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Old 10-27-2012, 02:46 PM   #6
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And it doesn't taste anything like the way it used to. Hops wimped way down.

[Edit] Or, horrible thought that just occurred to me, my palate is going!

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Old 02-17-2013, 11:52 PM   #7
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Well, for what it's worth. The beer tastes good, malt backbone is apparent. I liked the wheat, but gave it a haze. The water was too soft. Next time more gypsum. It was too light too, so more of everything.

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Old 02-18-2013, 02:16 PM   #8
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If its this BeerSmith article that you are talking about: http://beersmith.com/blog/2008/10/05/beer-ph-hard-water-treatment-for-brewing/

I have to say that it is one of the worst articles on mash pH out there. I made a comment to that extent and am surprised it made it past review and got approved.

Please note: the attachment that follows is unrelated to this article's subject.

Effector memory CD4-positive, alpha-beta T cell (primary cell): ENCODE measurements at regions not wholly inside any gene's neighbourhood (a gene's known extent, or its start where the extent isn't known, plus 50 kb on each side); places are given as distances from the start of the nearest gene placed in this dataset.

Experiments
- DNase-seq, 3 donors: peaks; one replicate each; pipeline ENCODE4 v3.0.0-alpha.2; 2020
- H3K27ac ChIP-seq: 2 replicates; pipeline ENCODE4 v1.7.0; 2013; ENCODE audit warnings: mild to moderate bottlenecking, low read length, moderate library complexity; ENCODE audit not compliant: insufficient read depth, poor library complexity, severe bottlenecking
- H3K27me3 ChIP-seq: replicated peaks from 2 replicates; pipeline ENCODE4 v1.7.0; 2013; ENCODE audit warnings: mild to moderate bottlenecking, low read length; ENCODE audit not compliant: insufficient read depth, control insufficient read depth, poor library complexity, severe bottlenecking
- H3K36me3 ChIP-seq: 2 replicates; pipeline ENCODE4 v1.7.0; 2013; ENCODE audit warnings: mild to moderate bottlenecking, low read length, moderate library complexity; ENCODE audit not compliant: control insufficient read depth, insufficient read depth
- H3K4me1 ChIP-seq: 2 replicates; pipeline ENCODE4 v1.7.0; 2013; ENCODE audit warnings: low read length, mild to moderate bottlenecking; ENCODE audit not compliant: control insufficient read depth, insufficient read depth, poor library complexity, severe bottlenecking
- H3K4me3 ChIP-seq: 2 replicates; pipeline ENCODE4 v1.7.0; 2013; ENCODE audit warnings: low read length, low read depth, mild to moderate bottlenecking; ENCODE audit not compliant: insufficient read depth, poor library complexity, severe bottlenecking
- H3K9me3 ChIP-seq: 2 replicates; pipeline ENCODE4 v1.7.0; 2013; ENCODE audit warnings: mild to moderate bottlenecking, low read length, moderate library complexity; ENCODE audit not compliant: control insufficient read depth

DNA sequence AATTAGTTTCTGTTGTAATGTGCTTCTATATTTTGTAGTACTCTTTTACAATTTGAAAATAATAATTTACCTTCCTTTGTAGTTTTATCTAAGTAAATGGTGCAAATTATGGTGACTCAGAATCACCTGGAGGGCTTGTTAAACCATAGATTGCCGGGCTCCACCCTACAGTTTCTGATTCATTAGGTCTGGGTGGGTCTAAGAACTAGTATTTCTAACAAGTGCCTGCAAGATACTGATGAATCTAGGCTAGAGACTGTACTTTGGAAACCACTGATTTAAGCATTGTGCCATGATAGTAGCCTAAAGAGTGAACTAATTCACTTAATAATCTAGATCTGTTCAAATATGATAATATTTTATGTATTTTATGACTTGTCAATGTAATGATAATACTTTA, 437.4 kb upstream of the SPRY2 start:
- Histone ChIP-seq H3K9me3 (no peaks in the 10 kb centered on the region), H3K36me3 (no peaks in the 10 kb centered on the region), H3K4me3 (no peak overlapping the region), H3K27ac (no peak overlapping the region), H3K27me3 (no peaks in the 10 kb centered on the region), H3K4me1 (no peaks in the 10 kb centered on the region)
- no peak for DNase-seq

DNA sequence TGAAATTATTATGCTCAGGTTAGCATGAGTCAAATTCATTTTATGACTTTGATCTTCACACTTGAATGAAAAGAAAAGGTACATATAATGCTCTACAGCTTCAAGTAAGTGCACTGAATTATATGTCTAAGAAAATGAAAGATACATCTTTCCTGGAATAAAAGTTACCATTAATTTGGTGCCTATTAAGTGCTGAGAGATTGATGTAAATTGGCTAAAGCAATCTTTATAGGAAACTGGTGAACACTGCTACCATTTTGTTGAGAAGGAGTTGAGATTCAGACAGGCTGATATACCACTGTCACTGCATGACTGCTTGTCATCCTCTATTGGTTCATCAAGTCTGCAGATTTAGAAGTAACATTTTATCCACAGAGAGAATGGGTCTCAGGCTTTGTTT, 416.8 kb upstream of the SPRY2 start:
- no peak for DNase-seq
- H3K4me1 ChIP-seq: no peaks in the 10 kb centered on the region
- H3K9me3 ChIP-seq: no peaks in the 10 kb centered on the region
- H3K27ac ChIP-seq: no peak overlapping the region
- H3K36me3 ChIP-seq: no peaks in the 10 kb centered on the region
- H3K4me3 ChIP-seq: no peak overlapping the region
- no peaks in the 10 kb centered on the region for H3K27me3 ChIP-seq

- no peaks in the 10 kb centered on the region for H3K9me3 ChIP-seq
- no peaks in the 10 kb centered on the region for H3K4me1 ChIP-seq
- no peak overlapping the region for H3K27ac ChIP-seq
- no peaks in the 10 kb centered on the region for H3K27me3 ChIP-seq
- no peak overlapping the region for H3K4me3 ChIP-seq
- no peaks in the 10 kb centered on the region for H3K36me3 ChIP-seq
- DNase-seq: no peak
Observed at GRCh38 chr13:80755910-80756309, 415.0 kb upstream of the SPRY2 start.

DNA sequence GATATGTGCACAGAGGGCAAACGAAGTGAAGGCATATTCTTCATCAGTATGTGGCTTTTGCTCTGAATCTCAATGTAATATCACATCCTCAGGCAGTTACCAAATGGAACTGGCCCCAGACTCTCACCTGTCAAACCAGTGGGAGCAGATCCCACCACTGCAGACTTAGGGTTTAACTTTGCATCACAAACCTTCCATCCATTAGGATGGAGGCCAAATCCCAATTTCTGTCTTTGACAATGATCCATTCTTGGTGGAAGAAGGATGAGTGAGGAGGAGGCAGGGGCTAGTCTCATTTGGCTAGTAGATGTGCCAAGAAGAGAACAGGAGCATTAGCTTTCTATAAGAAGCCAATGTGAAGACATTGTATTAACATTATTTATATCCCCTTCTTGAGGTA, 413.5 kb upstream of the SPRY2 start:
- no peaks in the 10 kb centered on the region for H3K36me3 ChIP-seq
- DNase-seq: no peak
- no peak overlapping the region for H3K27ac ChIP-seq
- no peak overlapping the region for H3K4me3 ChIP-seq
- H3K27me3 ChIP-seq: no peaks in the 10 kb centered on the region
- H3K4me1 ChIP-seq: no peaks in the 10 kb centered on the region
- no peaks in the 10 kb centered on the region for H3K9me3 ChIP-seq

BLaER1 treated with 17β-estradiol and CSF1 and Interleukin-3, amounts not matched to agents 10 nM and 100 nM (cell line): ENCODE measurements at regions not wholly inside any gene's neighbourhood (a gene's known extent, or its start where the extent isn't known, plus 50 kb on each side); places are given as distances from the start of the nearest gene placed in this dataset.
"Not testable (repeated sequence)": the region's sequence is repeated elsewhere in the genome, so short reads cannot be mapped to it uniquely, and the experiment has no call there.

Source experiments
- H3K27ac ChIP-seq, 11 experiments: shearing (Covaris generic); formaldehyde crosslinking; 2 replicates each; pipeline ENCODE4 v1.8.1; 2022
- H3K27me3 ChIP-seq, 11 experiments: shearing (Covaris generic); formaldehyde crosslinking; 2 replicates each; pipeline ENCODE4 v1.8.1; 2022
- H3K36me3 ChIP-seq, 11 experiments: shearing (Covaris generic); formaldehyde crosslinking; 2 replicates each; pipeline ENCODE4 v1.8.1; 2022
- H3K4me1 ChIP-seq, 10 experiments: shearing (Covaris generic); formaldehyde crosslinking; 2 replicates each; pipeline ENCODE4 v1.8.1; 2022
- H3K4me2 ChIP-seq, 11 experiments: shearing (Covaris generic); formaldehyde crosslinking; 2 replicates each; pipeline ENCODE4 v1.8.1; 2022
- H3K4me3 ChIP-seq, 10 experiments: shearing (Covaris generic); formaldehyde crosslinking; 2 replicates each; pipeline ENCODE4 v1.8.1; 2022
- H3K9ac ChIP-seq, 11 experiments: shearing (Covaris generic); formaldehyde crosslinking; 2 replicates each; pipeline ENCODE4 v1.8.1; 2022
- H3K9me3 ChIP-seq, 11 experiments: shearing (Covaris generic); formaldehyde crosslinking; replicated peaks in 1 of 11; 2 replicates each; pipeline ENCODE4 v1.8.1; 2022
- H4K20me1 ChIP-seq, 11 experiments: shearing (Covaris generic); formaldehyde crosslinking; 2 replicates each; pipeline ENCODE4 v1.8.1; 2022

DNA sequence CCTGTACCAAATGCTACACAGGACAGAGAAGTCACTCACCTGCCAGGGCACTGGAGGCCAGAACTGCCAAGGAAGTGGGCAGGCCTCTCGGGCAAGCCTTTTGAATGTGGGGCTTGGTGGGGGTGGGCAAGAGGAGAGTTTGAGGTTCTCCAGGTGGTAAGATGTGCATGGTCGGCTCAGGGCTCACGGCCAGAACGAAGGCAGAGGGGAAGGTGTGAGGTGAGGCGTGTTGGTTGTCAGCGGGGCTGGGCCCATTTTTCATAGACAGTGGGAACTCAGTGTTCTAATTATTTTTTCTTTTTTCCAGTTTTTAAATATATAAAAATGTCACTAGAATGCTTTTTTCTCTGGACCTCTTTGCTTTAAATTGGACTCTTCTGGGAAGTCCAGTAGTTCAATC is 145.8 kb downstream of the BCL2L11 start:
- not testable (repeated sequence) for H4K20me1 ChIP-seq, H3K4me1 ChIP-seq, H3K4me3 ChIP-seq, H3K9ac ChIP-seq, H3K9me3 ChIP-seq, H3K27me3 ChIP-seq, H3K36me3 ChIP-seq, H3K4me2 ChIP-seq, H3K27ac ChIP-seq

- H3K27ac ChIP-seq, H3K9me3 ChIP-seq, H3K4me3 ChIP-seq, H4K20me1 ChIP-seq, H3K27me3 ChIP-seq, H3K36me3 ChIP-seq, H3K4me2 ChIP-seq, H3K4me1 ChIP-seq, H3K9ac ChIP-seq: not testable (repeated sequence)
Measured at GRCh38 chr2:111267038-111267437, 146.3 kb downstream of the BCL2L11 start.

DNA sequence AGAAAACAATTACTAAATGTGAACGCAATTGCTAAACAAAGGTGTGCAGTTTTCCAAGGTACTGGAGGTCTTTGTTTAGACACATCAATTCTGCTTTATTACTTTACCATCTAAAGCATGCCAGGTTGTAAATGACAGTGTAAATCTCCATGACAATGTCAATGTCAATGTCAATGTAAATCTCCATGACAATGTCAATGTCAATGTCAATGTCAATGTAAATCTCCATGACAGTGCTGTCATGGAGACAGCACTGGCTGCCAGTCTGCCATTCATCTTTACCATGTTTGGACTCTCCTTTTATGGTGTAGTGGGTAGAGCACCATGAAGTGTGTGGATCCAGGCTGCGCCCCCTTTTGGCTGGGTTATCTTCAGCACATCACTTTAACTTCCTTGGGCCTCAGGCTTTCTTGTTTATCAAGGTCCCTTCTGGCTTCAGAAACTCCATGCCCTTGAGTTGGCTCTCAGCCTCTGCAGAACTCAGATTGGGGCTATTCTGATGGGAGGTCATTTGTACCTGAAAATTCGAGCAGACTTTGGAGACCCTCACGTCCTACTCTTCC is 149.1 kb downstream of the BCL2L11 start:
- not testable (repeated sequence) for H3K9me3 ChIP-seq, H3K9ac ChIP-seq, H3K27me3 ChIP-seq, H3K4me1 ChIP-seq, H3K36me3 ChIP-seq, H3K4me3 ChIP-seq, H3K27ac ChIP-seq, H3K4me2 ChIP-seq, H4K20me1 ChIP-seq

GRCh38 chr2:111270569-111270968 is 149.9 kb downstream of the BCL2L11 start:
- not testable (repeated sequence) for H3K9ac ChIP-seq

Kai

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Old 02-18-2013, 02:26 PM   #9
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PS: Jever is now made with a stabilized hop extract and cannot be skunked even though it is packaged in a green bottle.
I don't think the German version is since that hop extract is not RHG compatible.

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Old 02-19-2013, 01:54 AM   #10
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Kai, I assure you that Jever is therefore not RHG. Try it for yourself. Stick a nice green bottle of Jever in a sunny window for a few days and then cool it off and enjoy it. It won't be the skunk bomb that you would expect, virtually nothing.

By the way, thanks for pointing out that flawed info posted on Beersmith and your correction. We have to keep trying to erase (counter) all that misinformation out there. Its sad that Brad posted on something he apparently knows little about.